Congenital Myopathies Central core myopathy

Written by Dr Paola Nicolaides, Consultant Paediatric Neurologist for the Muscular Dystrophy Campaign. What is a myopathy? The term myopathy is derived from the Greek and it means muscle disorder. The congenital myopathies are a group of conditions causing weakness and wasting of the muscles. In general symptoms are present at birth but may not be recognised until later on in childhood or even in adult life. What is a congenital myopathy? The name ‘central core’ was initially given in 1958 and refers to the abnormal central part of th affected muscle fibre which is occupied by one or several “cores” or abnormal areas, running along its length. How does the disease present? Central core myopathy usually present with delay in walking or with mild muscle weakness. Central core disease is often associated with muscle contractures and bony defects such as congenital dislocation of the hips, spinal curvature and high arched feet. In rare cases newborn babies may present with hypotonia (floppiness), swallowing and breathing difficulties, facial weakness or with dislocation of the hip and foot deformities. Later on, the child may show delayed motor development (crawling, standing and walking) and continue to show either non-progressive or slowly progressive muscle weakness, affecting the facial muscles and the “proximal” musculature (muscles near the trunk, such as shoulders and thigh muscles). Children may experience a variety of symptoms ranging from drooping of the eyelids, drooling, swallowing difficulties and muscle weakness. Are the patients at risk of developing any complications? Children with central core myopathy may develop a curvature of the spine. In addition they may be at increased risk of respiratory infections. Constipation may be a feature of the disease and this may be as a direct result of the muscles of the gut being affected, or caused by lack of exercise and insufficient mobility. Hearing, vision and intelligence are usually unaffected.
In some cases the muscle weakness is so mild that an affected parent may have a “life long” history of weakness which may be accepted as normal and the diagnosis in the parent is only made after diagnosis is made in the child. The severity of muscle involvement may vary from one affected person to another within the same family.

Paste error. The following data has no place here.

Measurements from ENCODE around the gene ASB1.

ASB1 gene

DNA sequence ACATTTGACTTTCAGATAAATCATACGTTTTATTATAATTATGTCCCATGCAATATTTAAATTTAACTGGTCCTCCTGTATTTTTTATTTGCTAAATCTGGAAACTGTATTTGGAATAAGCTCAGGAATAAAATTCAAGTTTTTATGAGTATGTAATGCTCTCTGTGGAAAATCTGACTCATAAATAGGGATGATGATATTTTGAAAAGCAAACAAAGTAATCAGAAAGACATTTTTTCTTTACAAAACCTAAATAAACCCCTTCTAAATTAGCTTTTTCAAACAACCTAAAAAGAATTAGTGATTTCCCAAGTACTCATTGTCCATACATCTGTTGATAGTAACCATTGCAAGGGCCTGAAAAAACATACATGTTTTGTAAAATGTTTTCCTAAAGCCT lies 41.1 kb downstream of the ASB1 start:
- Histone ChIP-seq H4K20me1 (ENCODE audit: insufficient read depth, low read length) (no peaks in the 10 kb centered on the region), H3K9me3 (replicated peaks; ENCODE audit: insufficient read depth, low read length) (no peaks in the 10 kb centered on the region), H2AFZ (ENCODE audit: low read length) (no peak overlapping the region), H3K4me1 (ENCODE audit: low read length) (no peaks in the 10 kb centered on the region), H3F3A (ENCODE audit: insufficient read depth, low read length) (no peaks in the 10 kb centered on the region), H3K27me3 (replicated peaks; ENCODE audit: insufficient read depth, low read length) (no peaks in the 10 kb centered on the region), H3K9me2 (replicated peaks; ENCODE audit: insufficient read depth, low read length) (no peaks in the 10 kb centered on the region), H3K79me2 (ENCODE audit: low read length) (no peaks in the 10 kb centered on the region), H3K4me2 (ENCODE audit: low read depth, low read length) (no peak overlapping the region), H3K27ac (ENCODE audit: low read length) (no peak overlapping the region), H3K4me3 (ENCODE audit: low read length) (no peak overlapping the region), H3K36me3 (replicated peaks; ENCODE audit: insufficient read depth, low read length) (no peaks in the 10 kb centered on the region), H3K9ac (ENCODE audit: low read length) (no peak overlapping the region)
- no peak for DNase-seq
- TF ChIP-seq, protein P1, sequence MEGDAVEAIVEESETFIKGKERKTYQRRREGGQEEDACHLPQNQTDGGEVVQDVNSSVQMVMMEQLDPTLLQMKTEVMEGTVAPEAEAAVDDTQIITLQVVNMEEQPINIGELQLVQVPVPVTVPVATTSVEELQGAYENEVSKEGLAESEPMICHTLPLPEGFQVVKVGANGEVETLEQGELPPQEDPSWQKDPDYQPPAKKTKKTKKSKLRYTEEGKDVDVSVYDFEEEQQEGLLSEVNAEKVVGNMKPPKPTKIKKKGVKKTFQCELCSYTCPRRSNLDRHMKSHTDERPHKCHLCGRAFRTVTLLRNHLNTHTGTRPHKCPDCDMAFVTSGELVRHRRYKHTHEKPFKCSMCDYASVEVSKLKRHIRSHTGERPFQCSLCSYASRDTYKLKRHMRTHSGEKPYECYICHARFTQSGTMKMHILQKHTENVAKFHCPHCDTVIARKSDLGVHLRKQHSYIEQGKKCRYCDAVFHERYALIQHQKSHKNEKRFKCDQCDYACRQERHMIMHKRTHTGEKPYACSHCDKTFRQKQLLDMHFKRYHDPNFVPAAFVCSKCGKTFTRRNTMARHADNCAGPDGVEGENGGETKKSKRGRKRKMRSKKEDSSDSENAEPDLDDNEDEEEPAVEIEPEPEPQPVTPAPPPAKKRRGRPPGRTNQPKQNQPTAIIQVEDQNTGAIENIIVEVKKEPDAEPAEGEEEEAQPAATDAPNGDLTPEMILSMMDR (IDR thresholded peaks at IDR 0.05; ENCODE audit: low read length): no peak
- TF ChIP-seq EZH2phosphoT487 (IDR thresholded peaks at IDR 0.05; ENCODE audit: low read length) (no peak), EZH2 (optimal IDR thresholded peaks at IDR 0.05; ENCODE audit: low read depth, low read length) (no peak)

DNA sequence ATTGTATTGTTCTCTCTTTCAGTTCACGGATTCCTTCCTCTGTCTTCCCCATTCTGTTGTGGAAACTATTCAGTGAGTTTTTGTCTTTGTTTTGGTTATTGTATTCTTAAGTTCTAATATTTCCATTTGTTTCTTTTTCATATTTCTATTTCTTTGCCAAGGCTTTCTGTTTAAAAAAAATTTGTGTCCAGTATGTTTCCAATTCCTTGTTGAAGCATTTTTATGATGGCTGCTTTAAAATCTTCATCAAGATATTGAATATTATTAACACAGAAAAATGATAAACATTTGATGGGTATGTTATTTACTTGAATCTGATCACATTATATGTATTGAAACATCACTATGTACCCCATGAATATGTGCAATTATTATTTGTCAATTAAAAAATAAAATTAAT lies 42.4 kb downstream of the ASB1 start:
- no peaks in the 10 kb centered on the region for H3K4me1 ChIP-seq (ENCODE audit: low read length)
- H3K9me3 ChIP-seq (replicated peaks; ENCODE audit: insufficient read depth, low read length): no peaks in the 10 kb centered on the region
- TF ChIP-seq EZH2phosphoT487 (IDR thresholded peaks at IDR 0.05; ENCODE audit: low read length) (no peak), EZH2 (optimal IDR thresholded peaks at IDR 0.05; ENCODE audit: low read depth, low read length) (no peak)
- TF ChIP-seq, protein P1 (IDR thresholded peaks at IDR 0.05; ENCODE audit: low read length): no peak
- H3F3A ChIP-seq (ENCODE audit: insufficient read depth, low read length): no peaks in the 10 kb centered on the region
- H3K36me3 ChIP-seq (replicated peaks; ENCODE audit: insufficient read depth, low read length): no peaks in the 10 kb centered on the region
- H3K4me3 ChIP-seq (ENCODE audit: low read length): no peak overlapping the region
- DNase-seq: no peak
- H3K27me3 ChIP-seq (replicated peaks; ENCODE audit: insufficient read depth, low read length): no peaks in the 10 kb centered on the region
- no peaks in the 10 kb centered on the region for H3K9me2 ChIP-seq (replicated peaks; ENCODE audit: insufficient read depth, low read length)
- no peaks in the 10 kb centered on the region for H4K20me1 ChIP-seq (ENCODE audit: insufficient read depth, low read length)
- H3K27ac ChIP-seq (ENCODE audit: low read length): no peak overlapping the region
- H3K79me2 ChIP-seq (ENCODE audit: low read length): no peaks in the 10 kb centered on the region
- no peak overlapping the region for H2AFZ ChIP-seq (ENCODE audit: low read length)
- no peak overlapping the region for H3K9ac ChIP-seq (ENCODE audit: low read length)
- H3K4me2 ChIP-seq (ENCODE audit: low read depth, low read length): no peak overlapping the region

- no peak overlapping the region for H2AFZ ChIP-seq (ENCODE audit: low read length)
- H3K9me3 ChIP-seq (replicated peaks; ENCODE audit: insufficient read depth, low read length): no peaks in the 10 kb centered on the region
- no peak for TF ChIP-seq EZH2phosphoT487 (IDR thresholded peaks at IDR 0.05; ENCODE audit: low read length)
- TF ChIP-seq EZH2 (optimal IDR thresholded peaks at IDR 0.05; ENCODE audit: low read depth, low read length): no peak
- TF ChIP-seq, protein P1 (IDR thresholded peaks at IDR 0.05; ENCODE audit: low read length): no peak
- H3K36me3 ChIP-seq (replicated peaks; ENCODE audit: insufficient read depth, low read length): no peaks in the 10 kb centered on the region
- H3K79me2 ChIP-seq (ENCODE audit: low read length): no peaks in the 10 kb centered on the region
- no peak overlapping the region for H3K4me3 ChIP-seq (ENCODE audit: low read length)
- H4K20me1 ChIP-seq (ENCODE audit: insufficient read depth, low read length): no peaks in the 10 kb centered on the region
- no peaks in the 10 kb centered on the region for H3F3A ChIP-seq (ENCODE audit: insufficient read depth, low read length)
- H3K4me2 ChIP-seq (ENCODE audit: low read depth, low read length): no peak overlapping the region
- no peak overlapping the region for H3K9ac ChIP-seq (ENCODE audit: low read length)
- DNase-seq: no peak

Is central core myopathy an inherited disorder? Yes, usually. The exact genetic cause is known to be linked to mutations in the CCD (skeletal muscle ryanodine receptor) gene on chromosome 19 and the usual mode of inheritance is autosomal dominant. This means that one (either) of the two parents is affected, may be only very mildly so, but carries the abnormal gene, and each child (of any sex) of that affected parent has a 50% (1 in 2) chance of being affected. In the remaining cases there does not appear to be a clear pattern of inheritance and these are described as ‘sporadic’ cases, which means they occur randomly, in other words as a one-off situation with very little risk of other children in the family being affected. However, people who are themselves sporadic cases will be at risk of passing the disorder on to their children. Recent advances in Central Core Myopathy In some families this condition is due to a genetic defect found on chromosome 19. A number of genetic defects have been identified in different families and in some of these there appears to be a relationship with a gene known as the ryanodine receptor gene. This gene is related to a calcium “channel” which is involved in the way the muscle contracts and relaxes. Both central core myopathy and malignant hyperthermia (see below) may be related through abnormalities on this gene. How is central core myopathy diagnosed? The diagnosis of a ‘myopathy’ is usually suspected from the history and examination. However, the specific diagnosis of central core myopathy is nearly always made by looking at a piece of muscle (muscle biopsy). Before doing a muscle biopsy (which involves taking out a small piece of muscle usually from the thigh) a few other tests may be done, one of which is a blood test which measures the level of a muscle enzyme (creatine kinase or CK level), which is usually normal but may be slightly raised. The other is an electrical test of the muscles and the nerves supplying the muscle. This test involves the placing of a fine needle into the muscle which then measures the electrical activity arising from that muscle. Although this test may be able to show “a myopathic” pattern of abnormal muscle activity (seen in any myopathy) it is unable to define the exact type. The muscle biopsy is therefore the most important test which will precisely identify the diagnosis. The muscle in this condition shows evidence of abnormal “cores” or fibrils which are usually found in the centre of the muscle fibre. Is the condition progressive? The rate of progression of the condition is variable. In general the earlier the onset the more severe the disorder is. In most cases the disease is only slowly progressive. A few patients may eventually lose the ability to walk. Occasionally muscle weakness may progress quite rapidly and these patients experience serious breathing problems. Is there an anaesthetic risk? Some people with central core myopathy are sensitive to certain types of anaesthetic and muscle relaxants. This is related to a condition known as malignant hyperthermia which can occur during general anaesthesia. If a patient is exposed to these anaesthetic agents or muscle relaxants, the body temperature may rise very quickly causing a very fast heart rate and muscle stiffness and rigidity. It is therefore essential that both the surgeon and the anaesthetist know if someone has central core myopathy before surgery so that appropriate measures are taken, and certain anaesthetic drugs can be avoided. It is also wise to wear a medic alert tag or bracelet stating the condition and risks. Is there a treatment or a cure? At the moment, there is no cure, nor any drug treatment for central core myopathy. However, other very helpful measures can be taken such as physiotherapy, the use of antibiotics to treat chest infections, or naso-gastric tube feeding when necessary. What help is available? Physiotherapy is one of the main forms of help. An initial physiotherapy assessment at the time of the diagnosis should be followed by an exercise programme and regular check-ups. The main aim of physiotherapy is to keep the muscles as active as possible to prevent the formation of ‘contractures’ (muscle tendon tightness causing restriction in the range of joint movement). It is also important to provide good seating and to ensure a proper sitting and standing posture to prevent scoliosis (curvature of the spine). The other role of physiotherapy is to help with provision of appliances, such as splints, calipers, standing frames (mechanical aids helping to keep children on their feet) and wheel chairs where necessary. Children and adults are encouraged to remain as active as possible and ensure that they do not become overweight, so that the strain imposed on already weakened muscles is kept to a minimum. Swimming is a particularly good form of exercise.